Dear Joan: My dog, Wanda, is taking chemo for lymphoma and fortunately, she’s doing great. I’m trying to get her on nice trail walks several times a week, and this raises a question.
My habit is to walk on the left side of the trail, with Wanda on leash to my left. This way I’m between Wanda and other oncoming dogs and their people as we pass. Wanda loves everyone and wants to jump up on them and this helps me control her.
I thought it was customary to walk on the left side, but more often than not, oncoming walkers and joggers position themselves to pass on Wanda’s side. Is there trail etiquette of which I’m unaware?
Dear Sue: The general rule for walking on trails is to stay to the right and pass on the left. As to which side the dog goes on, show and hunting dogs are trained to stay on their human’s left side, but for most dogs, it doesn’t matter. Experts, however, suggest you pick a side — left or right — and keep to it so that the dog doesn’t accidentally trip you going back and forth.
My dog seems to prefer the left, but maybe that’s just his politics.
When encountering another dog, especially one you and your dog don’t know, it is wiser to put yourself between your dog and the passing one. Whether you do that or not, it’s important to pull your dog into your side and keep it on a short leash.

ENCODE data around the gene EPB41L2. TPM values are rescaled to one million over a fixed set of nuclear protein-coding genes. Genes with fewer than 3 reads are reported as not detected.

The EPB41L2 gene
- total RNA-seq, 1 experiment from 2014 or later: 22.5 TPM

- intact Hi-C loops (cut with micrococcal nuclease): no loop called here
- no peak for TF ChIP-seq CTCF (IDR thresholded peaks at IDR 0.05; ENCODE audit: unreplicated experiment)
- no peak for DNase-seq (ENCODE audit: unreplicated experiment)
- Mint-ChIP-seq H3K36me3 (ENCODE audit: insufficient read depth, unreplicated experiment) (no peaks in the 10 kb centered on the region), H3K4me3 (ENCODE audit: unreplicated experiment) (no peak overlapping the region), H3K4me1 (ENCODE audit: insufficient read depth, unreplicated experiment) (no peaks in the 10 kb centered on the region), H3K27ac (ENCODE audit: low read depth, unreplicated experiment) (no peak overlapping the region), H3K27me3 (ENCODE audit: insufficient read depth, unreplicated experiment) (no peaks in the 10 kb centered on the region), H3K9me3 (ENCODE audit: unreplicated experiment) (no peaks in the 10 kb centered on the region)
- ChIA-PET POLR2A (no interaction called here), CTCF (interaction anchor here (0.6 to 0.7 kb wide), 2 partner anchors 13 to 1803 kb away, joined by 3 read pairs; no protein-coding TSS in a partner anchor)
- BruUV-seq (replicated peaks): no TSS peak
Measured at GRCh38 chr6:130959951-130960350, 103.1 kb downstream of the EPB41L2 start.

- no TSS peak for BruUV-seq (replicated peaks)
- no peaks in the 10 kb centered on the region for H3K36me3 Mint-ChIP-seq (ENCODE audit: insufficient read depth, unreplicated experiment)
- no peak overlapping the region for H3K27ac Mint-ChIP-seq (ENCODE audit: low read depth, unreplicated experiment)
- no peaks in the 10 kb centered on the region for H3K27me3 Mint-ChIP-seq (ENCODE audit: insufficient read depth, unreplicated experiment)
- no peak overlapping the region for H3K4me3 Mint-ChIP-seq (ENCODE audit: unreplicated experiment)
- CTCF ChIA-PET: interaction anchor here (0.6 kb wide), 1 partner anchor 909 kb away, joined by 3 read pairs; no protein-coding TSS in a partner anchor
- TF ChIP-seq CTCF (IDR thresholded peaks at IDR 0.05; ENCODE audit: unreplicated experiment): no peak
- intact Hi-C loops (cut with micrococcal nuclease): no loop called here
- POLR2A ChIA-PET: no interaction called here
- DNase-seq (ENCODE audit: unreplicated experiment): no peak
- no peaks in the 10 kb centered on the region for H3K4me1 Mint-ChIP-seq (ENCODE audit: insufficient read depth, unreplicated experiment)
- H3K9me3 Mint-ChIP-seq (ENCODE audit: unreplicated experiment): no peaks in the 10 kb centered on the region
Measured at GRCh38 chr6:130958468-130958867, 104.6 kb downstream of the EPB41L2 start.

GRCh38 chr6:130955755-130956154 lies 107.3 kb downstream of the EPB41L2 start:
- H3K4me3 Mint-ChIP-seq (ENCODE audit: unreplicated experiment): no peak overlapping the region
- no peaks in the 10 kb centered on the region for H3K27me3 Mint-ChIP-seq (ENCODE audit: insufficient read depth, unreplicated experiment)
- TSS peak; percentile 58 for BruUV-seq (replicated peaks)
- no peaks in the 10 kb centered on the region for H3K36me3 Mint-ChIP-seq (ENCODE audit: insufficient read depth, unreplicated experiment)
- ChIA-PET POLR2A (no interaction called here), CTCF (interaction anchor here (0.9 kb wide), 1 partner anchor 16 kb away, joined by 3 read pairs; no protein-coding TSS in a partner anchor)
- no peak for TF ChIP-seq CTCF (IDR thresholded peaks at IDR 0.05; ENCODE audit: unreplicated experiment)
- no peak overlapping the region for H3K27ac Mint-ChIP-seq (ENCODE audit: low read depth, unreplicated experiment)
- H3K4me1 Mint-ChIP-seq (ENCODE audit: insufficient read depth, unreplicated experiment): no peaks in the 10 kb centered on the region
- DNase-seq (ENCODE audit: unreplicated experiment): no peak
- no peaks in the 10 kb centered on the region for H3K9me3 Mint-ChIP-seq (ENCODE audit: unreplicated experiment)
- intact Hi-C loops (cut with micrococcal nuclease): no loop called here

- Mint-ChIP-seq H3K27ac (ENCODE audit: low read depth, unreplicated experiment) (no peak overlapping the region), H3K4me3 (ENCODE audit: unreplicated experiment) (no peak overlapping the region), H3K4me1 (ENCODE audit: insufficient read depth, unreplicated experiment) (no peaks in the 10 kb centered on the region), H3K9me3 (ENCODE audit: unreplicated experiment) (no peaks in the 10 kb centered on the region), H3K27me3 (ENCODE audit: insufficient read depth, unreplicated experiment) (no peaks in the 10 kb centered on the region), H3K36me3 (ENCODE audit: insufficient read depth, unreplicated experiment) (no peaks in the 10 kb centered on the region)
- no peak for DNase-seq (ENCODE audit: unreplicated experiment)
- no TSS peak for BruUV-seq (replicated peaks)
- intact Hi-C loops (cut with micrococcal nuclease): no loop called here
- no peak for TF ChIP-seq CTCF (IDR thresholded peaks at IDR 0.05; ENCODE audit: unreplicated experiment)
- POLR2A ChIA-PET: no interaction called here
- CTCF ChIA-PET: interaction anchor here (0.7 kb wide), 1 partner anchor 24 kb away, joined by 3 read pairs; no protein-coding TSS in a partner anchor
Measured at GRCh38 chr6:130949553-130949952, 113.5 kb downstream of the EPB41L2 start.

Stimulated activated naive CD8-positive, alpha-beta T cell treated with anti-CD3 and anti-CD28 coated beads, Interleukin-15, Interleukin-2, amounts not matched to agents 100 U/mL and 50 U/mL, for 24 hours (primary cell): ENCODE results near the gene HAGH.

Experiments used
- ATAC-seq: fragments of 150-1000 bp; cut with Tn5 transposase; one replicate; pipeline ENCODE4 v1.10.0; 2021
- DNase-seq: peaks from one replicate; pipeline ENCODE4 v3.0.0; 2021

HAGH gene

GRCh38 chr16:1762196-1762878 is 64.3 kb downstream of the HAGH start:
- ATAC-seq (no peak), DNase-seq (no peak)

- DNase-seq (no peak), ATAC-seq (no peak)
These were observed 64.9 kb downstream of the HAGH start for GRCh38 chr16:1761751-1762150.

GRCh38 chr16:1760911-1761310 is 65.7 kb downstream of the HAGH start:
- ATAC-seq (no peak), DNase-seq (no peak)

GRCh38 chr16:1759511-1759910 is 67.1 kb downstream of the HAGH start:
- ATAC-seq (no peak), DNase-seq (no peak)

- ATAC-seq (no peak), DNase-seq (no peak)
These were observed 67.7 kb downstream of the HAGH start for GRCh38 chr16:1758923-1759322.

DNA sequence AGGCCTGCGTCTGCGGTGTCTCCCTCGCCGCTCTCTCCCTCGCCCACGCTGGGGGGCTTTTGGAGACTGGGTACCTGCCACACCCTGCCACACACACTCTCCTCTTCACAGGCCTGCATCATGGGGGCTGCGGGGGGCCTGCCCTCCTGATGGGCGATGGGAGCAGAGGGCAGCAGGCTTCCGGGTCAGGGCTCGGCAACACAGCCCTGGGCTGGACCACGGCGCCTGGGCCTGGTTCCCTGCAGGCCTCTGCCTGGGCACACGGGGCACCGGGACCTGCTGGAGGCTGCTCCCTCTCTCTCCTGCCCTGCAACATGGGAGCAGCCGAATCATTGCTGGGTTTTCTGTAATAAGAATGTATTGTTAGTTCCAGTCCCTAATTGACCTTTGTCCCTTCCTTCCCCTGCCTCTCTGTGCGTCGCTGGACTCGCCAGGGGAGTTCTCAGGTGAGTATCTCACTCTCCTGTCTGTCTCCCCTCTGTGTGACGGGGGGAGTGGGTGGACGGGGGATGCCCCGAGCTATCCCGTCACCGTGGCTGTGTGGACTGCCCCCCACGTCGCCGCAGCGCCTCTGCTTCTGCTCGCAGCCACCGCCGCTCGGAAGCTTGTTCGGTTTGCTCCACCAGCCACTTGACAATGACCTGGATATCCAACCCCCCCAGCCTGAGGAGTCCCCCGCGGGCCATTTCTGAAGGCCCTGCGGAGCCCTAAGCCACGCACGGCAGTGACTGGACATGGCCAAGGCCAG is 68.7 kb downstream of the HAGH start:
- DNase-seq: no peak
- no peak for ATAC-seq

There are five basic rules of etiquette when it comes to walking your dog. Don’t go onto a neighbor’s yard, lawn, garden or property unless invited; scoop the poop and take it with you; don’t assume everyone likes your dog as much as you do — some people don’t like dogs and some are terrified of them; don’t assume the dog or person you are passing is interested in being friends; and keep your dog on a leash.
How you choose to pass other dogs and people is not a choice Miss Manners would comment on or criticize. Being safe is the most important thing. I hope Wanda continues to do well with the chemo.
Dear Joan: I put in a very nice winter garden of broccoli, red cabbage, cauliflower, spinach and lettuce. To my distress, some critter has been eating the plants mercilessly. The leaves are often eaten down to the stub.
I tried to put several bottles of Sriracha sauce around the edges of the garden, but that did not seem to work as a repellent. Do you have any idea who could be the villain?
Is there anything I can do to fight back?
— Saul Wasserman
Dear Saul: To best combat your garden moocher, you need to determine what creature it is. Brassicas — your cabbage, cauliflower and broccoli — can be plagued by cabbage worms that can do some serious damage. Rats also are a common problem, but birds can also eat the plants.
Look for the caterpillars on and in the plants, and be diligent in picking them off.
If you notice the damage occurring overnight, then you’ve likely got rats. Look for a product that has hot peppers in it along with a wax base that will adhere to the plant in damp weather and discourage the rodents. Covering your plants with row cloth can help protect from birds and insects.
Morris writes a pet and wildlife column for the San Jose Mercury News. Her email address is firstname.lastname@example.org. You can follow her on Twitter @AskJoanMorris.